E-scooter study results: better use a helmet
If you're riding one of the many electric scooters around Portland neighborhoods right now, you might want to stop and put on a helmet.
A new national study found that injuries linked to e-scooters across the nation skyrocketed in the past few years. The most common injuries found in the survey: head trauma, lacerations and fractures.
"E-scooters are a fast and convenient form of transportation and help to lessen traffic congestion, especially in dense, high-traffic areas," said Dr. Benjamin N. Breyer, senior and corresponding author of the University of California at San Francisco study of e-scooter-related injuries. "But we're very concerned about the significant increase in injuries and hospital admissions that we documented, particularly during the last year, and especially with young people, where the proportion of hospital admissions increased 354 percent."
UCSF's study was published Jan. 8 in JAMA Surgery. It found that the number of scooter-related injuries and hospital admissions in the United States grew by 222 percent between 2014 and 2018 to more than 39,000 e-scooter-related injuries. The number of hospital admissions soared by 365 percent to a total of nearly 3,300.
About a third of the patients suffered head trauma, according to the study. That's more than twice the rate of head injuries to bicyclists. Women accounted for about a third of the e-scooter injuries. Riders 18 and 34 were most often injured for the first time in 2018, the study found.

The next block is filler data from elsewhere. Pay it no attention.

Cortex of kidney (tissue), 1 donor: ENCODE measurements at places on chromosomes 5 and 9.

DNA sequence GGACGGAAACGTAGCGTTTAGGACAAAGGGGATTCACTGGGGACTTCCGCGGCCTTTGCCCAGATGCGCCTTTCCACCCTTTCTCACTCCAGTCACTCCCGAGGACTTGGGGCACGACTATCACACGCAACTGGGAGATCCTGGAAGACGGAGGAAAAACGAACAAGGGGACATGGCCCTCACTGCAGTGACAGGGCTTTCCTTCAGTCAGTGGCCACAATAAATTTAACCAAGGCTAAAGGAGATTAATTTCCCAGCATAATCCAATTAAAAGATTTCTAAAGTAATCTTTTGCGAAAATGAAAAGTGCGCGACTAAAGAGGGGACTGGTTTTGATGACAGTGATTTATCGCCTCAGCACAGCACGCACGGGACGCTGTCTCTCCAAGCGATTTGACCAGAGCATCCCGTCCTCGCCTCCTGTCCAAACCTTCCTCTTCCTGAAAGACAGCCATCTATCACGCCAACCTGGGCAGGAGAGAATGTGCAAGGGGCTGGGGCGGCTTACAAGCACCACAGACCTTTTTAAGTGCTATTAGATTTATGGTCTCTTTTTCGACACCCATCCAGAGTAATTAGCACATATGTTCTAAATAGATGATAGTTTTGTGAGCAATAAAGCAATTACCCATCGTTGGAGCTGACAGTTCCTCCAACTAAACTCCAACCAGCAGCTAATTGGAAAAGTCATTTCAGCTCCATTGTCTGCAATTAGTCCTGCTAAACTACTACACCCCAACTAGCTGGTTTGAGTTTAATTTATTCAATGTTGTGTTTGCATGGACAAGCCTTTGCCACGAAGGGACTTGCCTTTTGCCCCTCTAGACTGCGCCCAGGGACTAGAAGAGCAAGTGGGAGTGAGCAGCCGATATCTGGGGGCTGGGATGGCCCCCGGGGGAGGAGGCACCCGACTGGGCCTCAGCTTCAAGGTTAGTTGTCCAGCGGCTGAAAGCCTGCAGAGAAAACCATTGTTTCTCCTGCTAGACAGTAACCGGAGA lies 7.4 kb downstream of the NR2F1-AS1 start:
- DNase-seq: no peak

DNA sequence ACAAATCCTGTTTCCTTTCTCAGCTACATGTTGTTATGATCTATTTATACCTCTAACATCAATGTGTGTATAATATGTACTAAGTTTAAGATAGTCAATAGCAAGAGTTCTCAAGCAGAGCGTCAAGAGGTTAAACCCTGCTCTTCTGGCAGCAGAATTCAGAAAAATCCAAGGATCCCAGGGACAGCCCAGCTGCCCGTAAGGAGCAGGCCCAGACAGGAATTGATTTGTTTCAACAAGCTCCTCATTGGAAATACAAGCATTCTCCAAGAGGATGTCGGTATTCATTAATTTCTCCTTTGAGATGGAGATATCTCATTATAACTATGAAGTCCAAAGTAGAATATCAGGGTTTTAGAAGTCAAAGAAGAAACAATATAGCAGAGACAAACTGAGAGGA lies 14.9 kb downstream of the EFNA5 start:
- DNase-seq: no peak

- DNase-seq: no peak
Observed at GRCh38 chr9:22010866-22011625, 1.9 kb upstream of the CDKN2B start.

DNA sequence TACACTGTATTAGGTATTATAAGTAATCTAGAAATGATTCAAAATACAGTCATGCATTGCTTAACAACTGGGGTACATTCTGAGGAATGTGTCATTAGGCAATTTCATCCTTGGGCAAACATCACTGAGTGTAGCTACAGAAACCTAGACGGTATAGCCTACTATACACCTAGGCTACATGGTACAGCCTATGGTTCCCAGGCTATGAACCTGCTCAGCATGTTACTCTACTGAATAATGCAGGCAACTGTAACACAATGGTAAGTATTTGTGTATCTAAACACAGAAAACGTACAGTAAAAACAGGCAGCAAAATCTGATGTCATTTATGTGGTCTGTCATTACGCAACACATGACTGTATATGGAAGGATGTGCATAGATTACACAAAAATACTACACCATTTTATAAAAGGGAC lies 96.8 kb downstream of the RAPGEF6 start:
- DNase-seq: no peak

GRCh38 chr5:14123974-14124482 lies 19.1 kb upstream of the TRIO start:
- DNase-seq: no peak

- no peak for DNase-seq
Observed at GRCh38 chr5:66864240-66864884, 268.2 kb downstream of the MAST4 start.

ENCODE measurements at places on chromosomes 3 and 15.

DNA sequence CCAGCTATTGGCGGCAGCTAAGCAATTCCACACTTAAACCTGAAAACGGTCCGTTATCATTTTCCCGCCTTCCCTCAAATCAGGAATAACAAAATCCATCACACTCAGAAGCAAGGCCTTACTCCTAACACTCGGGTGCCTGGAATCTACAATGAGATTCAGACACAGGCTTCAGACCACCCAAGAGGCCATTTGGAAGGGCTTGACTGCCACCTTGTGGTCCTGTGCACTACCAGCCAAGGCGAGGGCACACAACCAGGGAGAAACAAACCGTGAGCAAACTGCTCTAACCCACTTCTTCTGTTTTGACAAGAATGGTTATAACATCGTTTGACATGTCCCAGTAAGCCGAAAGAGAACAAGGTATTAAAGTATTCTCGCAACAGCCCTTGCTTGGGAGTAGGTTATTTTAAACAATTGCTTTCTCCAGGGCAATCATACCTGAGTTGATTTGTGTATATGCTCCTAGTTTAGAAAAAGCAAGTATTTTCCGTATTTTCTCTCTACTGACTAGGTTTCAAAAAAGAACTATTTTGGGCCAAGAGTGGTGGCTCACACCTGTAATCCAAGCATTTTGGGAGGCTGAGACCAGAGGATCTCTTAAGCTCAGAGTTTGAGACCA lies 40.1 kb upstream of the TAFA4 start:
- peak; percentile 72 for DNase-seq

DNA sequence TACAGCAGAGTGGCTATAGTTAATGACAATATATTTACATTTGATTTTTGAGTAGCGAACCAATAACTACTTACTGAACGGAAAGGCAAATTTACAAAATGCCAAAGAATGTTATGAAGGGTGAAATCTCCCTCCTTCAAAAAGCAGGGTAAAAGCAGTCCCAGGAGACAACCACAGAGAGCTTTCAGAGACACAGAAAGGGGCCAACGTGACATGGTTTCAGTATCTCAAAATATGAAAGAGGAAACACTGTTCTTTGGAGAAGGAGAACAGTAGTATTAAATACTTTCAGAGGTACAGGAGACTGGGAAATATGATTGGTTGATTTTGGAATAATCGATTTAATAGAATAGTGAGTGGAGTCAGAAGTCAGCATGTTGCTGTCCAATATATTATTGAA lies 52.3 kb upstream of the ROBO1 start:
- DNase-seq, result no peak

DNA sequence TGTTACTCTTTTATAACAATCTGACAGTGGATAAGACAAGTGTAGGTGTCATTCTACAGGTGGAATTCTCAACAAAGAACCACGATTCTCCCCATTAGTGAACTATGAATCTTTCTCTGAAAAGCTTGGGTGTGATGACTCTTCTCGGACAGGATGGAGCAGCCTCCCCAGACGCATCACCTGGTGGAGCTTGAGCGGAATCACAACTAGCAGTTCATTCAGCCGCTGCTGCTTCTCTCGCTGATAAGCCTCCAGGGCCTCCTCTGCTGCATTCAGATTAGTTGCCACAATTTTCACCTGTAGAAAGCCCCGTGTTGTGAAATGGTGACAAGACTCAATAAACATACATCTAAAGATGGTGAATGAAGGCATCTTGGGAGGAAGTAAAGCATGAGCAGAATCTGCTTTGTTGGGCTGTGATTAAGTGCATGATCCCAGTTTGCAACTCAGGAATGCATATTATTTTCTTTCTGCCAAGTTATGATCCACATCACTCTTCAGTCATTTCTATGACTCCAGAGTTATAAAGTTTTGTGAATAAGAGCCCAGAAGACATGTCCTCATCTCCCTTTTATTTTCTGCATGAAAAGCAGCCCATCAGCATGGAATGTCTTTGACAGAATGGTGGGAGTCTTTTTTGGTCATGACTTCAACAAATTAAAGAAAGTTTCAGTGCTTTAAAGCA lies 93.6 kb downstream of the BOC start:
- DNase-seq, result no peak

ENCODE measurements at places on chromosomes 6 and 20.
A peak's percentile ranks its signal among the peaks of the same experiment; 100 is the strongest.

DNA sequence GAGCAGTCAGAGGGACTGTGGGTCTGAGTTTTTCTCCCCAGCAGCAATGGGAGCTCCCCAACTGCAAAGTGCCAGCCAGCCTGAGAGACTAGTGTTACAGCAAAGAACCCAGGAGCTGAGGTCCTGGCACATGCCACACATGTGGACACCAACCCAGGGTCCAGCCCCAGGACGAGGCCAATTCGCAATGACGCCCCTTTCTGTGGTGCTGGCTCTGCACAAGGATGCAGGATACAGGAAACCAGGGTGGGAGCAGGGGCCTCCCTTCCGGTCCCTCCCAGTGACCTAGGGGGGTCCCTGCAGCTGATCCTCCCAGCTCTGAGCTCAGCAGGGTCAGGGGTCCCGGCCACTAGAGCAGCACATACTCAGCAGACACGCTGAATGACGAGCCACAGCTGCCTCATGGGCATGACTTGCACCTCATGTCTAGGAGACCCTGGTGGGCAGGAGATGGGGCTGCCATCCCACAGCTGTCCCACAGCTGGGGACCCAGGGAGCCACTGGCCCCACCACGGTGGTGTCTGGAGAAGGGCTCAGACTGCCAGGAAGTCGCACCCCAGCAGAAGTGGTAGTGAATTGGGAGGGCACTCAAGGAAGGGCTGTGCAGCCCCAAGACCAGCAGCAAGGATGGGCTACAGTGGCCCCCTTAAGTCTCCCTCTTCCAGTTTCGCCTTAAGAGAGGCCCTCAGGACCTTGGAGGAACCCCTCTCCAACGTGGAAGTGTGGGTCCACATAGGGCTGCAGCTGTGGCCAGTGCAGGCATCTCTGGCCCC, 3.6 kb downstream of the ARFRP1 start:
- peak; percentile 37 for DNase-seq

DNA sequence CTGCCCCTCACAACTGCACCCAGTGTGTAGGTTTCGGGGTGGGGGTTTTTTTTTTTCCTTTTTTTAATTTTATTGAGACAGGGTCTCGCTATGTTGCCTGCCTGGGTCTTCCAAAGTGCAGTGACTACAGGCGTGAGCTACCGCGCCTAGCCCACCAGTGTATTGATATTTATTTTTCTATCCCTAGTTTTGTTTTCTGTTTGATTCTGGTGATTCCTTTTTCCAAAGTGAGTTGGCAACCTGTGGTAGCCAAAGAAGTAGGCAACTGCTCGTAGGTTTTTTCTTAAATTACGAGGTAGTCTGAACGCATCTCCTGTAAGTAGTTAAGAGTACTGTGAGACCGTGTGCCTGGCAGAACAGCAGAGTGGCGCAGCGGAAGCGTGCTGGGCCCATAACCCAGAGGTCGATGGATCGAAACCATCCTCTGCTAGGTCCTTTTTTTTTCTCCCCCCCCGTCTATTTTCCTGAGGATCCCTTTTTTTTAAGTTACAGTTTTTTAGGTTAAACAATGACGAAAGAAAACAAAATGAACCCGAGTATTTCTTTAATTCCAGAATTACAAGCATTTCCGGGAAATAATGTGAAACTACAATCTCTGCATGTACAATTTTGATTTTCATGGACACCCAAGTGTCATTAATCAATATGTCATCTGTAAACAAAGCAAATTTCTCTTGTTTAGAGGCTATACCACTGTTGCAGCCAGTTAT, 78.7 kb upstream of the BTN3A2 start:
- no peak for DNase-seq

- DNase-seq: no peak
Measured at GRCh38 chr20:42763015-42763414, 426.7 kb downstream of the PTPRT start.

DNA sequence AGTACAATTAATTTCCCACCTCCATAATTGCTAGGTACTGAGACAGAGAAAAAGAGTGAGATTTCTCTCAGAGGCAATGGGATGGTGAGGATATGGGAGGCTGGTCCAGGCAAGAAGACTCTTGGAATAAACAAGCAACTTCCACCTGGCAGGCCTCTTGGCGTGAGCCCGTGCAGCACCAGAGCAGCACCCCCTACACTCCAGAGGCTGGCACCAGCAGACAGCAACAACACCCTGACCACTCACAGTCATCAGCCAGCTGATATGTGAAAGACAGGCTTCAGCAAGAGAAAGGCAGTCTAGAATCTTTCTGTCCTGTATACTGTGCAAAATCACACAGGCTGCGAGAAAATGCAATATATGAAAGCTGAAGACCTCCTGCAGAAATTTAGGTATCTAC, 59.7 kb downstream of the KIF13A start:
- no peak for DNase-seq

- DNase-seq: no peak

Better rider safety
Dozens of cities across the nation have rental e-scooter programs. The National Association of City Transportation Officials reported in April 2019 that e-scooters and rental bicycles were used for more than 38 million rides in U.S. cities in 2018.
The association reported that by the end of 2018 (the most recent year for data), more than 85,000 e-scooters were used by the public in nearly 100 cities.
In December, Portland's Bureau of Transportation extended the Rose City's e-scooter trial until the end of the year. The trial was supposed to end in late April.
Portland has about 3,000 e-scooters on its streets and sidewalks. The transportation bureau said the extension would allow further study of whether e-scooters ease congestion on streets, reduce emissions or can help underserved communities get around, among other factors. The bureau says no additional operators will be permitted during the extended pilot project.
According to a city report, from April 26 to Nov. 30, 2019, rental scooters traveled 1.01 million miles during 954,000 trips, with the majority happening downtown or in the Central Eastside.
In a January 2019 report, the transportation bureau wrote that during 2018, there were about 176 Portland-area emergency room visits related to e-scooter injuries. The report pointed out that during that same time, there were about 3,220 emergency room or urgent care visits for all transportation-related injuries in Multnomah County. Scooter injuries accounted for only about 5 percent of the injuries. The report also pointed out that there were more than twice as many bicycle injury visits compared to scooter injury visits. No one died riding an e-scooter, according to the report.
UCSF researchers previously looked at bicycle injuries using the same data and found scooter riders had a higher proportion of head injuries.
"There was a high proportion of people with head injuries, which can be very dangerous," said Breyer, chief of urology at UCSF partner hospital Zuckerberg San Francisco General Hospital and Trauma Center. "Altogether, the near doubling of e-scooter trauma from 2017 to 2018 indicates that there should be better rider safety measures and regulation."
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